This man spent years doodling the things he loves about his wife.

Love is a feeling that's hard to define — so Andrew Hou found a charming way around having to define it.

The artist, who lives in Seoul, Korea, says he has never considered himself to be good with words, especially when it comes to expressing his feelings. That all became increasingly evident to him in 2010, when he was having a hard time communicating his feelings to his then-girlfriend (now wife), Kate.

So he turned to what he knew best: art.


Andrew used doodling to find just the right thing to say.

All images from Andrew Hou, used with permission.

"I was never good with words, so making silly, sappy doodles was my way to workaround the problem," Andrew told Upworthy. "During work, I'd pretend to be working and create these tiny doodles and send [them] to her via the phone."

Best text message ever? Possibly.

Andrew's doodles started off as a personal project between him and Kate, but after a friend posted some of them on Twitter, he realized how much they resonated with complete strangers. He decided to share them more widely. And in 2011, HJ-Story was born.

HJ-Story, based off of Kate's initials in Korean, is a series about the little moments of life and love.

The drawings reflect his relationship with Kate, but he hopes that they bring an extra bit of happiness to the world. Five years later, he's still going strong with them.

Here are 17 drawings (out of many!) that show their story.

1. There are times they can't be together.


2. And he's really patient about it.


3. But sometimes he's not so patient.


4. He always wants her to feel safe and protected. 

  


5. She brings him to life at just the right moment...


6. ...even when she can't be there in person.


7. He appreciates their differences.

"I always try to not create an illustration just for the sake of making a regular update, but when an idea of a genuine moment or event or thought pops up, I try to draw it," Andrew says.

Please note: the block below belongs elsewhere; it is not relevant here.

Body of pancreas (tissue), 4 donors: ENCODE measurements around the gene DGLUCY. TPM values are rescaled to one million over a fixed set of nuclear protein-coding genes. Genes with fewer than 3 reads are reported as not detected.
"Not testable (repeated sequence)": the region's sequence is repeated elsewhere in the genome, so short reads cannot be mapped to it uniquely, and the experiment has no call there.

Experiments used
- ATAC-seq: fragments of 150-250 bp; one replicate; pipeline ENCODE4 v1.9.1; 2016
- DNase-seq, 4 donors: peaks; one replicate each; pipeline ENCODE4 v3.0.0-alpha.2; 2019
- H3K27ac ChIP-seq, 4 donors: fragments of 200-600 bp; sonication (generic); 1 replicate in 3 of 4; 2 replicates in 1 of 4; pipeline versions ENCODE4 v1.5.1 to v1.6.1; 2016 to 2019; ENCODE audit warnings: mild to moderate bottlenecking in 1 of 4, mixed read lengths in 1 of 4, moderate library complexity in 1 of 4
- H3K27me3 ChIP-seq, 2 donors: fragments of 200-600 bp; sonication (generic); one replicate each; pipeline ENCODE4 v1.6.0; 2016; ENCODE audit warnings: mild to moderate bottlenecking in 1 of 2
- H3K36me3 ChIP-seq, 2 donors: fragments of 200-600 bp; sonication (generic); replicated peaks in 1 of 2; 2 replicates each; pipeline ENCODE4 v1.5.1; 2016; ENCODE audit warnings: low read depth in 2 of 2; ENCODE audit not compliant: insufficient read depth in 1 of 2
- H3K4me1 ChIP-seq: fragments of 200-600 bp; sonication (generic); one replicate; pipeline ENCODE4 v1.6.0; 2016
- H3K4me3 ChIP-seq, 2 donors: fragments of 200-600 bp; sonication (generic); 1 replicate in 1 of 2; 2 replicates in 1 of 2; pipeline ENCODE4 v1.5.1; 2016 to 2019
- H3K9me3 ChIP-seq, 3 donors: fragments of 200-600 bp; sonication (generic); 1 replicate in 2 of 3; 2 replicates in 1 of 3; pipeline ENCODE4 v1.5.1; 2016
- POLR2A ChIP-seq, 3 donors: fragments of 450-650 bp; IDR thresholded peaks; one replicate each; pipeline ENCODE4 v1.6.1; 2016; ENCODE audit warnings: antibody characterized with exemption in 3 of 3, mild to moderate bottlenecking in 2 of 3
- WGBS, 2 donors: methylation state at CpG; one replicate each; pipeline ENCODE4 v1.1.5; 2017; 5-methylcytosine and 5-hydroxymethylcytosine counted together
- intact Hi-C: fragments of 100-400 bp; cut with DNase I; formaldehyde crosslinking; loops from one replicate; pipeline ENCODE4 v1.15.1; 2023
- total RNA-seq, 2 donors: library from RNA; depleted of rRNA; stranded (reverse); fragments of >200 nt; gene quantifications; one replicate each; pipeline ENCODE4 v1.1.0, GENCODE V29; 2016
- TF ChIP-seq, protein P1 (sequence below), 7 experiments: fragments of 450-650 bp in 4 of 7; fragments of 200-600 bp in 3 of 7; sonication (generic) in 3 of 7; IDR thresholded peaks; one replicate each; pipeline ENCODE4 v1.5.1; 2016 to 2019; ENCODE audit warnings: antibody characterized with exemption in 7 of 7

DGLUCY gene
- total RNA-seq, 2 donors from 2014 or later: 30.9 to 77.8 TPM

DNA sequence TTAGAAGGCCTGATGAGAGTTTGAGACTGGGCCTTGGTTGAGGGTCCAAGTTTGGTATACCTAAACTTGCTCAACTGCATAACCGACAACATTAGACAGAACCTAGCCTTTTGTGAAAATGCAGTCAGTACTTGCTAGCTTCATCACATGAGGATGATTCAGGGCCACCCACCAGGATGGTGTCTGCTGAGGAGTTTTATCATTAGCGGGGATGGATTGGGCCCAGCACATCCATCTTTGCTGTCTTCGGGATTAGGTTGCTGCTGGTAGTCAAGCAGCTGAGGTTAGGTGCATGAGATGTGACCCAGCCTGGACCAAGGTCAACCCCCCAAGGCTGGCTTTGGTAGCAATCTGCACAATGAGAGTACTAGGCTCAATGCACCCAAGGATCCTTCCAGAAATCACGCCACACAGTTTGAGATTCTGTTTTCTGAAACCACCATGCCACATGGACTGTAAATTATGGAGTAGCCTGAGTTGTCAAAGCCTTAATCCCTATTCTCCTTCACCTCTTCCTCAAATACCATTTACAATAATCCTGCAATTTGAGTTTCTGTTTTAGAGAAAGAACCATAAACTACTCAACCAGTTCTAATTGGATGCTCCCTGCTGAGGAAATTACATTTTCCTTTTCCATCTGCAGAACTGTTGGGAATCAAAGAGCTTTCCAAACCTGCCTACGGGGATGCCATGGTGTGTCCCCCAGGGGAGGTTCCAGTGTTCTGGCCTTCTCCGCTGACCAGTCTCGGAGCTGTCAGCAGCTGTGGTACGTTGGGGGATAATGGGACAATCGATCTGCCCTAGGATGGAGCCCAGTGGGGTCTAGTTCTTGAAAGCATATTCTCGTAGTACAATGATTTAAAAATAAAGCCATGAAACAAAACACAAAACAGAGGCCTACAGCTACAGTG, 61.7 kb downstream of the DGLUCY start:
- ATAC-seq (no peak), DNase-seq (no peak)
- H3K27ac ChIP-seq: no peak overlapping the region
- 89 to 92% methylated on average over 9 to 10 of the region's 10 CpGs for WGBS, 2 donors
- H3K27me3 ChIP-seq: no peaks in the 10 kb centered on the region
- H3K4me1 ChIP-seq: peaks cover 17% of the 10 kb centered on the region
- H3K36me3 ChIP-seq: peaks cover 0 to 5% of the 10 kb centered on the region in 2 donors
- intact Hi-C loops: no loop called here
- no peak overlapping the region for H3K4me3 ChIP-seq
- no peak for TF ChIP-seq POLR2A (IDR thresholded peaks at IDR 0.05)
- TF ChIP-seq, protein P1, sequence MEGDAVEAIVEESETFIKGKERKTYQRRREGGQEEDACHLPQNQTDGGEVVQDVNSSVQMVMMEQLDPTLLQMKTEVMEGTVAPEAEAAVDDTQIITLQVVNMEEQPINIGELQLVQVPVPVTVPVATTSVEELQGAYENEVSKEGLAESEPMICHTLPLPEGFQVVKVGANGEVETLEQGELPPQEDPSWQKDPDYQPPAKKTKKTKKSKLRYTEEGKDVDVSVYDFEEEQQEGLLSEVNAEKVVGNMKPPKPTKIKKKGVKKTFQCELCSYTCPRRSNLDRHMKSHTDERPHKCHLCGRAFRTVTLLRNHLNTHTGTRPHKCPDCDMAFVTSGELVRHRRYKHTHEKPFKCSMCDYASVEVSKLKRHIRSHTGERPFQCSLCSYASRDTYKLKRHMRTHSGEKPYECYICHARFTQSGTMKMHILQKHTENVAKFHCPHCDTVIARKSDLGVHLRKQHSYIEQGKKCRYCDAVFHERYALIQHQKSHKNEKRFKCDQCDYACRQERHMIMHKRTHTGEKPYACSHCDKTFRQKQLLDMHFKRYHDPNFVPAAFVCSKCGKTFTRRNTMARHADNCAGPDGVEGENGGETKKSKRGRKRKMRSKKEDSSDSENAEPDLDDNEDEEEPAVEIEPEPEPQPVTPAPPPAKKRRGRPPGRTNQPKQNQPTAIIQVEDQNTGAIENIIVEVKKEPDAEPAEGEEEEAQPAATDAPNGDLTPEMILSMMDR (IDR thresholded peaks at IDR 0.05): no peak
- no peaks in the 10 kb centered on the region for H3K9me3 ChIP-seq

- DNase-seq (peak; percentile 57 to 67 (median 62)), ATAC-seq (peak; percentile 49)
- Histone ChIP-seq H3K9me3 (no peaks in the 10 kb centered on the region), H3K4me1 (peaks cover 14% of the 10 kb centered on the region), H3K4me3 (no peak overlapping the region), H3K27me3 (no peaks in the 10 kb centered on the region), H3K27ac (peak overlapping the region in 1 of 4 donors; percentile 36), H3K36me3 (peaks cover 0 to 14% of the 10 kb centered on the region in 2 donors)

8. Together, he knows they can make it through the big things.


9. But it's the little ones that really get him through.


10. There are life's proud moments.


11. And the overwhelming ones.


12. And the times he says the wrong things...


13. ...and tries to make them right.


14. But at the end of the day, he always feels lucky.

"Love stuck me like lightning. 7 billion people in the world and we found each other."

15. It's easy to forget that the little things matter a lot, like that time they saw the movie "Thor."


16. Or for all the times she lets him think he can sing.


17. HJ-Story reminds us that love isn't just one feeling or moment.

Andrew says he strives for HJ-Story to act as a reminder to both himself and Kate of the little events and memories during their years together and how they should always treasure and continue to remember the little moments of love.


Love is a collection of moments that grow over time.

True

If the past year has taught us nothing else, it's that sending love out into the world through selfless acts of kindness can have a positive ripple effect on people and communities. People all over the United States seemed to have gotten the message — 71% of those surveyed by the World Giving Index helped a stranger in need in 2020. A nonprofit survey found 90% helped others by running errands, calling, texting and sending care packages. Many people needed a boost last year in one way or another and obliging good neighbors heeded the call over and over again — and continue to make a positive impact through their actions in this new year.

Upworthy and P&G Good Everyday wanted to help keep kindness going strong, so they partnered up to create the Lead with Love Fund. The fund awards do-gooders in communities around the country with grants to help them continue on with their unique missions. Hundreds of nominations came pouring in and five winners were selected based on three criteria: the impact of action, uniqueness, and "Upworthy-ness" of their story.

Here's a look at the five winners:

Edith Ornelas, co-creator of Mariposas Collective in Memphis, Tenn.

Edith Ornelas has a deep-rooted connection to the asylum-seeking immigrant families she brings food and supplies to families in Memphis, Tenn. She was born in Jalisco, Mexico, and immigrated to the United States when she was 7 years old with her parents and sister. Edith grew up in Chicago, then moved to Memphis in 2016, where she quickly realized how few community programs existed for immigrants. Two years later, she helped create Mariposas Collective, which initially aimed to help families who had just been released from detention centers and were seeking asylum. The collective started out small but has since grown to approximately 400 volunteers.